While the Gentleman is known for positive qualities beyond his style of dress, an interest in fashion and grooming are what mostly drive the Metrosexual male. Along with a fast-paced wit and obsession with the latest hair products, shoes, sneakers, fitness regimes, and technical gadgets, he is knowledgeable about the hottest restaurants, hotels, cars, and travel destinations. 

Although the term Metrosexual is new, the Dandy as an archetype is not. In late 18th-century England, George Bryan Beau Brummell climbed in Regency-era aristocratic circles by way of his eloquent wit and impeccable dress. A century and a half later, the Duke of Windsor, who abdicated the crown to marry the divorcée Wallis Simpson, became an icon of style as he gallivanted around the world in bespoke suits and shirts and beautiful Windsor-knotted ties.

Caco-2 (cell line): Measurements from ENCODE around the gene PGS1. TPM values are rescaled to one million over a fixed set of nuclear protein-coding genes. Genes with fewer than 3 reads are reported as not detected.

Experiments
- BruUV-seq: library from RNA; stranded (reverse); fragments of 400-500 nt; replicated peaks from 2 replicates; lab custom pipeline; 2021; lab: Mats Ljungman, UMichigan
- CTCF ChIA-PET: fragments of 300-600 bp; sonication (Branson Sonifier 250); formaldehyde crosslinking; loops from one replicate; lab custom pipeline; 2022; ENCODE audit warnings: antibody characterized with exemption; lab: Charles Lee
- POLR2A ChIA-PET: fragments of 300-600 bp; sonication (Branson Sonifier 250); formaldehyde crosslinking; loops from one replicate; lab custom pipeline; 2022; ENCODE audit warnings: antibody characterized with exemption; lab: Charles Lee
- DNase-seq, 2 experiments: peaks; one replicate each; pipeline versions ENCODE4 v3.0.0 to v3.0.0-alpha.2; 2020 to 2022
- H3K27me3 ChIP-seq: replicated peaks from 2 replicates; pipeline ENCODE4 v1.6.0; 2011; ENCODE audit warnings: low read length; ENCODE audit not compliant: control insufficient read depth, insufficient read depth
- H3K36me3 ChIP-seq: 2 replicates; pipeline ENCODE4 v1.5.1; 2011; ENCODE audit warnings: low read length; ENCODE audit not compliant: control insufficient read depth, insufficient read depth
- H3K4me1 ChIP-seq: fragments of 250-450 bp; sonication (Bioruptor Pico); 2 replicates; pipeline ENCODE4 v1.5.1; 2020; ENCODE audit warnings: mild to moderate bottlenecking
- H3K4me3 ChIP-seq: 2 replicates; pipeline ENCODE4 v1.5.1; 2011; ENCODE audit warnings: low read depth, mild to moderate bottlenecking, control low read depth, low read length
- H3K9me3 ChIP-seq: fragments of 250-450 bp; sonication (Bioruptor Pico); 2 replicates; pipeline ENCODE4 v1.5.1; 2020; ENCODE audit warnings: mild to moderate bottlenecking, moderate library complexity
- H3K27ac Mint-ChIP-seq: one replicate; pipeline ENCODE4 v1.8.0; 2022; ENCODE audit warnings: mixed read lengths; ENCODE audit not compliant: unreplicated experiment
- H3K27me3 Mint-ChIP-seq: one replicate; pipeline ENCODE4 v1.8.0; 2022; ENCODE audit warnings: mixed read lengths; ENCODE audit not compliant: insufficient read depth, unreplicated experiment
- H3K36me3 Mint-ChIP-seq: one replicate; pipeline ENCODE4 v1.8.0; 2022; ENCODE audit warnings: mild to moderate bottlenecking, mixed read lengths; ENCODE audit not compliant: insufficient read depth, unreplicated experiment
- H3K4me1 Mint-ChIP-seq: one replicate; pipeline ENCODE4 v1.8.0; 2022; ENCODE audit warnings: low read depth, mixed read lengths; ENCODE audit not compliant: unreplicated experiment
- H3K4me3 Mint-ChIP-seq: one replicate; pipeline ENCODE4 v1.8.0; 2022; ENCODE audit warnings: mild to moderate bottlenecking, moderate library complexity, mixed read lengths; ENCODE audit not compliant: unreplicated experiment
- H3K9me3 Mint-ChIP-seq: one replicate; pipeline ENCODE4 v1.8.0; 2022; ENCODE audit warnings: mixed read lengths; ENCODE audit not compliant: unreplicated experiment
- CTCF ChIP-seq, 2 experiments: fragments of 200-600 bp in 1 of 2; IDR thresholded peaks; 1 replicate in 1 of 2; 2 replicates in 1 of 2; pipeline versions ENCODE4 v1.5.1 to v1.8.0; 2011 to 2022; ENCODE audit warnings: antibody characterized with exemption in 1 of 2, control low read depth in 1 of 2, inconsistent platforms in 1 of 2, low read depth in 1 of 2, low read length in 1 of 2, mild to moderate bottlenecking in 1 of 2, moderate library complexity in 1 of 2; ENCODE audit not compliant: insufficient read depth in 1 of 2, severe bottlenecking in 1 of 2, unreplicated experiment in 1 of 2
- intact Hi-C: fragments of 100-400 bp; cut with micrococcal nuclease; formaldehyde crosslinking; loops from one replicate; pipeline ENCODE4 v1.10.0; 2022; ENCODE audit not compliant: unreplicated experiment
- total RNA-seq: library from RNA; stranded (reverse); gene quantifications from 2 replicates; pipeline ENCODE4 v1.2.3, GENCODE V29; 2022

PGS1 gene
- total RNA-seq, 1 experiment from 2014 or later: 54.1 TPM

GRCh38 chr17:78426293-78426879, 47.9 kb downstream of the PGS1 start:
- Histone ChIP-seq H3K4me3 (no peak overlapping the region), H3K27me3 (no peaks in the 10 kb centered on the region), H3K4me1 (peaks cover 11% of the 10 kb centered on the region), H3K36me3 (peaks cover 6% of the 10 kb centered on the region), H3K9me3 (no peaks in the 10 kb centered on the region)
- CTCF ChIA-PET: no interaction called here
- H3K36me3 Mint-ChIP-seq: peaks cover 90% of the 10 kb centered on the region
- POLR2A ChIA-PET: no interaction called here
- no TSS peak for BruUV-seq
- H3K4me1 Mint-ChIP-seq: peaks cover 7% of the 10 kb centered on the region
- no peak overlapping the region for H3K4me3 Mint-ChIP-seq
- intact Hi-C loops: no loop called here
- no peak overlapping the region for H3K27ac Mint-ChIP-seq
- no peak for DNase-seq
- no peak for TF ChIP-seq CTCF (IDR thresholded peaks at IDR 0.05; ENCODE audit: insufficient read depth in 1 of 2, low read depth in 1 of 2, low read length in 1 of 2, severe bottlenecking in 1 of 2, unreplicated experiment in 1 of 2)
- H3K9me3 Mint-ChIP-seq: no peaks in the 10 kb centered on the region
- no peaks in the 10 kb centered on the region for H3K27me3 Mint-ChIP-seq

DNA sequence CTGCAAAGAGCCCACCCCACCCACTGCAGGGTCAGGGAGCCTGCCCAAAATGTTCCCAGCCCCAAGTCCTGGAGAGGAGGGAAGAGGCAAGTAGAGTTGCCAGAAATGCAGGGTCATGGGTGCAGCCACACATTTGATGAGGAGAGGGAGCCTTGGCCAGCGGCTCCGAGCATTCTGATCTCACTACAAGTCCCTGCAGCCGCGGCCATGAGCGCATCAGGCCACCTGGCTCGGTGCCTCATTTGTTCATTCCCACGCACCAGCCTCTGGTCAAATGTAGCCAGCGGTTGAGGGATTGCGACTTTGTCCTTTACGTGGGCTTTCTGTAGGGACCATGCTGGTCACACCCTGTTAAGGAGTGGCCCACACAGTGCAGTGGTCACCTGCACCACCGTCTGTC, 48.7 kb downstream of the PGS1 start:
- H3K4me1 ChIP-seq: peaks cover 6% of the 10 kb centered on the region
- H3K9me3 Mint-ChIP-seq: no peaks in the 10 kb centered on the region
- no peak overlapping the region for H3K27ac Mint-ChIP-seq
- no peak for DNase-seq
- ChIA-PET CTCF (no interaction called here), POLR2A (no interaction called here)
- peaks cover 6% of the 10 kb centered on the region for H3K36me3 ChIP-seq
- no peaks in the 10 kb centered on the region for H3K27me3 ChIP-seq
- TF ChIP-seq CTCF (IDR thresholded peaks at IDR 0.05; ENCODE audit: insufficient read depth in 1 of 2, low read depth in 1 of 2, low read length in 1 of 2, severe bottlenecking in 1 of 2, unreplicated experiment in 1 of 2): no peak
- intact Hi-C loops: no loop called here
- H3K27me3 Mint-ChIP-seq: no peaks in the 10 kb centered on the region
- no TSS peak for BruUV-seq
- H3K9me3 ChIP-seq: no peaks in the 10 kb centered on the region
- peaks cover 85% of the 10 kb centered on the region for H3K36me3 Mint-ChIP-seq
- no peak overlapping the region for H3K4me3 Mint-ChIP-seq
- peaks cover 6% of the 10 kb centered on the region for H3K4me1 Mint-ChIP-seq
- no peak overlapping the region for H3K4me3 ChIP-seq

Decades later, the original modern Metrosexual, Patrick Bateman, was created in the fictional American Psycho by Bret Easton Ellis. “It all comes down to this,” he says. “I feel like shit but I look great.” While most Metrosexual men are not nearly as dangerous or crazy, they do possess a degree of narcissism that can make them suspect.

Perhaps that’s because while women are allowed to preen and obsess over fashion, men are not seen as trustworthy when assuming that role. But without these stylish fops, dandies, and sensualists—from Oscar Wilde to fashion designer Tom Ford—the world would be a far duller and drearier place.

Other Examples
Lenny Kravitz, Prince, Alex Rodriguez, Ryan Seacrest

Metrosexuals look great everywhere they go, from small dinner parties to weddings.

The primary problem with Metrosexuals is materialism. They can tend to care as much about things as they do people.

Hair and skin products, fashion labels, sporty cars, five-star hotels and restaurants


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